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Connections: Malcolm Koonce eager for a homecoming game in Buffalo

Oddly enough, Malcolm Koonce has felt right at home this week, with the team practicing at Greenbrier Sports Performance Center in West Virginia. With the silent, calming forest in the distance, it struck an eerily similar chord to Buffalo, New York, for him.

Not only is Buffalo where the Raiders will be traveling next, but also where Koonce found himself as a football player.

Growing up 35 miles from New York City in Peekskill, he describes the community as "very sports-oriented." Koonce's football journey began as a fifth grader playing for the Titans in the Peekskill Pop Warner Football League. He remembers always stalking the quarterback on defense – a precursor for what was to come.

While Koonce had passion for the game of football, he was also a top tier rugby player. He picked up the sport in eight grade, trying to follow in the footsteps of his older brother, who introduced him to the sport. As Koonce worked to become an imposing figure in a new field, his role was vastly different.

"In football, I was always a defensive end or playing defense in some type of way. In rugby, I was one of the premier ball carriers," said Koonce. "It was very different. I kind of had more of an offensive mindset when I was playing rugby compared to football. Football was all about creating negative plays and being disruptive and rugby was like, 'What's the quickest way to score?' or setting up plays to score.

"I throughly did enjoy rugby, but it was always a hobby."

Photo courtesy of Archbishop Stepinac High School
Photo courtesy of Archbishop Stepinac High School

Despite being an offensive juggernaut in rugby, it took some time for Koonce to develop as a football player. He played at Archbishop Stepinac High School under Michael O'Donnell, winning a New York State championship in the process. He drew some attention late in his prep career, earning a Division I football scholarship to the University of Buffalo.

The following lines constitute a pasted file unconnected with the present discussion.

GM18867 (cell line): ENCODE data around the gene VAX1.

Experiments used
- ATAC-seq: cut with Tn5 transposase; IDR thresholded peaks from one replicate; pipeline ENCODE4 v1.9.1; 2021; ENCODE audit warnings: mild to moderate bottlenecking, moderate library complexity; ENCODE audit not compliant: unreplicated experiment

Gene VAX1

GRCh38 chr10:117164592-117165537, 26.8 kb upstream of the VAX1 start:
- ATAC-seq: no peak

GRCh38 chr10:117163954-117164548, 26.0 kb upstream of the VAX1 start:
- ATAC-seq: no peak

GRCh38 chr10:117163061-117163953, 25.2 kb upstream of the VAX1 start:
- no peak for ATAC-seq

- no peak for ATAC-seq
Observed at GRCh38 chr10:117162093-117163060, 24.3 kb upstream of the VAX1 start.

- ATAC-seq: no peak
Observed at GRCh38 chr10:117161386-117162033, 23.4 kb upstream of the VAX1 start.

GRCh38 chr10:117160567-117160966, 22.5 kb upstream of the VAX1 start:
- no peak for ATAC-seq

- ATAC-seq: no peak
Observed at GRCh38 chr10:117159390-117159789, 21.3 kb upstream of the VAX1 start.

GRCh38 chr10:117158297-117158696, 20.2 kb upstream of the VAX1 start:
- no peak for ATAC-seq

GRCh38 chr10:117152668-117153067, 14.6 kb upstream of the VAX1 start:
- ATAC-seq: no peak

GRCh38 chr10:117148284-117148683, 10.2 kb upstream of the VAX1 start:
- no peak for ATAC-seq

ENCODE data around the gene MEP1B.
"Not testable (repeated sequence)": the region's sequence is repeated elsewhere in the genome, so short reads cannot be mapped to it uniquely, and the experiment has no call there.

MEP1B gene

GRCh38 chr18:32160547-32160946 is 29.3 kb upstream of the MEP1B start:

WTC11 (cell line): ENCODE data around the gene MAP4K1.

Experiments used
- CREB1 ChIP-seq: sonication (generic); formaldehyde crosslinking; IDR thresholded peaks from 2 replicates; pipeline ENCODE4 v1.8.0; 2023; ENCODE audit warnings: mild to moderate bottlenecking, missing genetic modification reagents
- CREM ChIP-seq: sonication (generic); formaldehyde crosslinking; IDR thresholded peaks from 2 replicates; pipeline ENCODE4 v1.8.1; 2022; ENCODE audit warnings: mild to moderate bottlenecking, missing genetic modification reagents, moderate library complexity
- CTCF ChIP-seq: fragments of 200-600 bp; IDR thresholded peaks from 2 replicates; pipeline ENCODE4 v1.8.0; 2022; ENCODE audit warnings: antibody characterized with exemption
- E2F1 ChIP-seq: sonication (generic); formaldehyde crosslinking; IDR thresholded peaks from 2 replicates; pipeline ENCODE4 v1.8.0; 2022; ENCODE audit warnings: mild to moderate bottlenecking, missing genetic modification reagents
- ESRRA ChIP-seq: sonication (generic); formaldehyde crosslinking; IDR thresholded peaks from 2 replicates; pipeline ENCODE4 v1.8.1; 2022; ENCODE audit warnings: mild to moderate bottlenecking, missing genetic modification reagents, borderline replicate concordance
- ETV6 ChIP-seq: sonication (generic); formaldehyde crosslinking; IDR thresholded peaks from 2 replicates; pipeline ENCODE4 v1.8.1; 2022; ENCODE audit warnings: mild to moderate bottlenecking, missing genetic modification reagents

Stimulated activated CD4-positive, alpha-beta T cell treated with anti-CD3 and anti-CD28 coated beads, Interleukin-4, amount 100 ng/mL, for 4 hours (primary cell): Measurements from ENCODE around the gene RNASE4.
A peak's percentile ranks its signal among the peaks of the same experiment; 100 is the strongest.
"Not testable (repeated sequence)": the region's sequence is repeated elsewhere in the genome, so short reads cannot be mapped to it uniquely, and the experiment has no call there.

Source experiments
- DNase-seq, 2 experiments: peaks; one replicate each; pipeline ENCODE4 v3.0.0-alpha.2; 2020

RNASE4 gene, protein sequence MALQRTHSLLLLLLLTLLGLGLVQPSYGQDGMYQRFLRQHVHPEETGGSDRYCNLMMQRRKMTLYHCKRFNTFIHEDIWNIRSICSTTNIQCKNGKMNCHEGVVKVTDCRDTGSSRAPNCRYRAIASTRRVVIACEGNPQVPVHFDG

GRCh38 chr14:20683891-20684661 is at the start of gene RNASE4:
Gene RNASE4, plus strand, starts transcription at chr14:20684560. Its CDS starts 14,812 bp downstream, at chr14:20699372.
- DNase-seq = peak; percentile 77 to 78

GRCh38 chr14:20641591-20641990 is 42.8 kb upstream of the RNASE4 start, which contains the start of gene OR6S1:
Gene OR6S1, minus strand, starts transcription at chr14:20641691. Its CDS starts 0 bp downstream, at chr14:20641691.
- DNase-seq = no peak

Koonce experienced serious culture shock after arriving to Buffalo, despite it being located in the same state he was raised. In Koonce's case, the differences between Buffalo and Peekskill weren't necessarily bad ones.

"It was definitely different going from an urban area to a place that reminds of West Virginia, where we are right now," said Koonce. "People from Buffalo are very inviting people, they're very kind and I feel like people from [NYC] are kind of the opposite. People from the city are kind of more to themselves and introverted, where people from Buffalo are more extroverted and want to get to know you."

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The people of Buffalo got to know Koonce well in his four seasons with the Bulls, where he accumulated 109 total tackles, 22.5 tackles for loss and 17 sacks. His fondest memory was defeating the Charlotte 49ers 31-9 in the 2019 Bahamas Bowl, winning defensive MVP with two sacks and a forced fumble.

Now in his third season with the Raiders, he's carved a role for himself on special teams and as a rotational edge rusher.

"Malcolm is a guy that wears a lot of hats for us and does a lot of different jobs," Josh McDaniels said recently. "Had some pressure on the passer and did his job, I'd say for the most part, in the running game and in the pass rush."

Nearly three years after his last game at Buffalo, Koonce will return to the gridiron in his home state. He'll also be lining up against his former Bulls teammate Cam Lewis, now a cornerback for the Buffalo Bills.

It will certainly be a family affair for the New York native.

"It's definitely exciting," said Koonce. "I've got a lot of friends and family coming, I've got old teammates coming, I've got friends from UB [University of Buffalo] coming, so it's definitely exciting."

Other notable connections

  • Raiders senior defensive assistant Rob Ryan served as the Buffalo assistant head coach/defense under his brother Rex Ryan in 2016.
  • Raiders starting right guard Greg Van Roten spent the 2022 season with the Buffalo Bills, playing 16 games (four starts) there.
  • Bills wide receivers coach Adam Henry spent five seasons (2007-11) with the Silver and Black, the first two as an offensive quality control coach and following three as tight ends coach.
  • Bills offensive line coach Aaron Kromer began his NFL career with the Raiders from 2001-04.
  • Bills running backs coach Kelly Skipper served as the Raiders tight ends coach from 2007-14.
  • Bills RB Latavius Murray was selected in the sixth round (181st overall) of the 2013 NFL Draft by the Raiders, playing three seasons with the team. He received a Pro Bowl nod in 2015.

Head inside The Greenbrier Sports Performance Center as the Raiders prepare for their Week 2 road game against the Buffalo Bills.

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